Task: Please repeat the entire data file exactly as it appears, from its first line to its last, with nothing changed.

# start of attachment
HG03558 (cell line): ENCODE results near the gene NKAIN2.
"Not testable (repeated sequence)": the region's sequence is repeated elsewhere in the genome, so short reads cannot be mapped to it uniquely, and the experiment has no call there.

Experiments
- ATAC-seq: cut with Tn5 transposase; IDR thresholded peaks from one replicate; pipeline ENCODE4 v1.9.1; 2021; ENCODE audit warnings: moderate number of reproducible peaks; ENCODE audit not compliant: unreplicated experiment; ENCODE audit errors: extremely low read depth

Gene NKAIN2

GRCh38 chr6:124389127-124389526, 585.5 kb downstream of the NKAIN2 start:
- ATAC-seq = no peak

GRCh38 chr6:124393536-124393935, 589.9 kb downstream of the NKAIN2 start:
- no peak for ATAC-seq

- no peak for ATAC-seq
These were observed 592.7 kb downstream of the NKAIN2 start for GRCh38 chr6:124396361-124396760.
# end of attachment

HG03558 (cell line): ENCODE results near the gene NKAIN2.
"Not testable (repeated sequence)": the region's sequence is repeated elsewhere in the genome, so short reads cannot be mapped to it uniquely, and the experiment has no call there.

Experiments
- ATAC-seq: cut with Tn5 transposase; IDR thresholded peaks from one replicate; pipeline ENCODE4 v1.9.1; 2021; ENCODE audit warnings: moderate number of reproducible peaks; ENCODE audit not compliant: unreplicated experiment; ENCODE audit errors: extremely low read depth

Gene NKAIN2

GRCh38 chr6:124389127-124389526, 585.5 kb downstream of the NKAIN2 start:
- ATAC-seq = no peak

GRCh38 chr6:124393536-124393935, 589.9 kb downstream of the NKAIN2 start:
- no peak for ATAC-seq

- no peak for ATAC-seq
These were observed 592.7 kb downstream of the NKAIN2 start for GRCh38 chr6:124396361-124396760.